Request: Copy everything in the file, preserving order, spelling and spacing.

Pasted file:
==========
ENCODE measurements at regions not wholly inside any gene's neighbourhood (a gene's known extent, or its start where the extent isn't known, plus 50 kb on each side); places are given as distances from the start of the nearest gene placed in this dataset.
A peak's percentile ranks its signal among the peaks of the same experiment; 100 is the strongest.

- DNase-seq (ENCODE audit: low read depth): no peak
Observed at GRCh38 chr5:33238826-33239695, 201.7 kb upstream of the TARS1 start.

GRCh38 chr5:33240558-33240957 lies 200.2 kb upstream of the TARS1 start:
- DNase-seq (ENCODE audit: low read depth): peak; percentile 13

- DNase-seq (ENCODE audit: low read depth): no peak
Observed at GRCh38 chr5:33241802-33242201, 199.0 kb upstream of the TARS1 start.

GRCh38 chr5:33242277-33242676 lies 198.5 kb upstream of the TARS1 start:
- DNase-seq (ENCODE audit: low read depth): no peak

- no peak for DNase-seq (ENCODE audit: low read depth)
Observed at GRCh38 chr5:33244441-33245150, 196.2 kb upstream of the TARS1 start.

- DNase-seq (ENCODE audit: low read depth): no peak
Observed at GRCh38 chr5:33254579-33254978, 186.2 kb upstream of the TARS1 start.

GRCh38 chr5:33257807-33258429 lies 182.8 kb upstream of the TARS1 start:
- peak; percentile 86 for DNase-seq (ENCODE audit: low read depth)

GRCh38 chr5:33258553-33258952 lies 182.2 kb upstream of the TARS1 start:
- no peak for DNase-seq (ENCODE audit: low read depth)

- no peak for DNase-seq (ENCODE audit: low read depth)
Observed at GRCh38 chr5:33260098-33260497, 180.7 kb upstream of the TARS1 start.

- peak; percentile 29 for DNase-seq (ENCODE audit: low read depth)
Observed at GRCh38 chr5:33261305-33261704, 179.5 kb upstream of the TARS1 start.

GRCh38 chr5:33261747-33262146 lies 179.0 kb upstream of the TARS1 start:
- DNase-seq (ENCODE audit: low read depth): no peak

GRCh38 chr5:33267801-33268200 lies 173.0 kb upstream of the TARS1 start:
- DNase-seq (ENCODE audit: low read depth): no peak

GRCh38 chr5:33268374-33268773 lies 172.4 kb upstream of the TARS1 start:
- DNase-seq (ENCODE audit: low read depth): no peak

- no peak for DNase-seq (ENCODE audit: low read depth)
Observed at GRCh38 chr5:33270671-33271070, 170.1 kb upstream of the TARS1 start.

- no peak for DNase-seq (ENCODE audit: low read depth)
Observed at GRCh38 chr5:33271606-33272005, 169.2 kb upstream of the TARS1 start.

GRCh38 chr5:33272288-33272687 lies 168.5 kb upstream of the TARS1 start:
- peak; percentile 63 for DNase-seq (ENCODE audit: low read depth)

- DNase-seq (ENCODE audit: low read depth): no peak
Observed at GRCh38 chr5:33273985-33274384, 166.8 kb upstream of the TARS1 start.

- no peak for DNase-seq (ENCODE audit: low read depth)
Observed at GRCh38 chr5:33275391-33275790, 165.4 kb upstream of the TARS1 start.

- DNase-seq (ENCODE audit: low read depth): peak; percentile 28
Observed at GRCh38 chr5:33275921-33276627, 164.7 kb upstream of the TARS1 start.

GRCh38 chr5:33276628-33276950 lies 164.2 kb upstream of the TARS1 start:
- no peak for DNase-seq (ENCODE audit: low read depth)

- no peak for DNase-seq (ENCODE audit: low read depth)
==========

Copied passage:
ENCODE measurements at regions not wholly inside any gene's neighbourhood (a gene's known extent, or its start where the extent isn't known, plus 50 kb on each side); places are given as distances from the start of the nearest gene placed in this dataset.
A peak's percentile ranks its signal among the peaks of the same experiment; 100 is the strongest.

- DNase-seq (ENCODE audit: low read depth): no peak
Observed at GRCh38 chr5:33238826-33239695, 201.7 kb upstream of the TARS1 start.

GRCh38 chr5:33240558-33240957 lies 200.2 kb upstream of the TARS1 start:
- DNase-seq (ENCODE audit: low read depth): peak; percentile 13

- DNase-seq (ENCODE audit: low read depth): no peak
Observed at GRCh38 chr5:33241802-33242201, 199.0 kb upstream of the TARS1 start.

GRCh38 chr5:33242277-33242676 lies 198.5 kb upstream of the TARS1 start:
- DNase-seq (ENCODE audit: low read depth): no peak

- no peak for DNase-seq (ENCODE audit: low read depth)
Observed at GRCh38 chr5:33244441-33245150, 196.2 kb upstream of the TARS1 start.

- DNase-seq (ENCODE audit: low read depth): no peak
Observed at GRCh38 chr5:33254579-33254978, 186.2 kb upstream of the TARS1 start.

GRCh38 chr5:33257807-33258429 lies 182.8 kb upstream of the TARS1 start:
- peak; percentile 86 for DNase-seq (ENCODE audit: low read depth)

GRCh38 chr5:33258553-33258952 lies 182.2 kb upstream of the TARS1 start:
- no peak for DNase-seq (ENCODE audit: low read depth)

- no peak for DNase-seq (ENCODE audit: low read depth)
Observed at GRCh38 chr5:33260098-33260497, 180.7 kb upstream of the TARS1 start.

- peak; percentile 29 for DNase-seq (ENCODE audit: low read depth)
Observed at GRCh38 chr5:33261305-33261704, 179.5 kb upstream of the TARS1 start.

GRCh38 chr5:33261747-33262146 lies 179.0 kb upstream of the TARS1 start:
- DNase-seq (ENCODE audit: low read depth): no peak

GRCh38 chr5:33267801-33268200 lies 173.0 kb upstream of the TARS1 start:
- DNase-seq (ENCODE audit: low read depth): no peak

GRCh38 chr5:33268374-33268773 lies 172.4 kb upstream of the TARS1 start:
- DNase-seq (ENCODE audit: low read depth): no peak

- no peak for DNase-seq (ENCODE audit: low read depth)
Observed at GRCh38 chr5:33270671-33271070, 170.1 kb upstream of the TARS1 start.

- no peak for DNase-seq (ENCODE audit: low read depth)
Observed at GRCh38 chr5:33271606-33272005, 169.2 kb upstream of the TARS1 start.

GRCh38 chr5:33272288-33272687 lies 168.5 kb upstream of the TARS1 start:
- peak; percentile 63 for DNase-seq (ENCODE audit: low read depth)

- DNase-seq (ENCODE audit: low read depth): no peak
Observed at GRCh38 chr5:33273985-33274384, 166.8 kb upstream of the TARS1 start.

- no peak for DNase-seq (ENCODE audit: low read depth)
Observed at GRCh38 chr5:33275391-33275790, 165.4 kb upstream of the TARS1 start.

- DNase-seq (ENCODE audit: low read depth): peak; percentile 28
Observed at GRCh38 chr5:33275921-33276627, 164.7 kb upstream of the TARS1 start.

GRCh38 chr5:33276628-33276950 lies 164.2 kb upstream of the TARS1 start:
- no peak for DNase-seq (ENCODE audit: low read depth)

- no peak for DNase-seq (ENCODE audit: low read depth)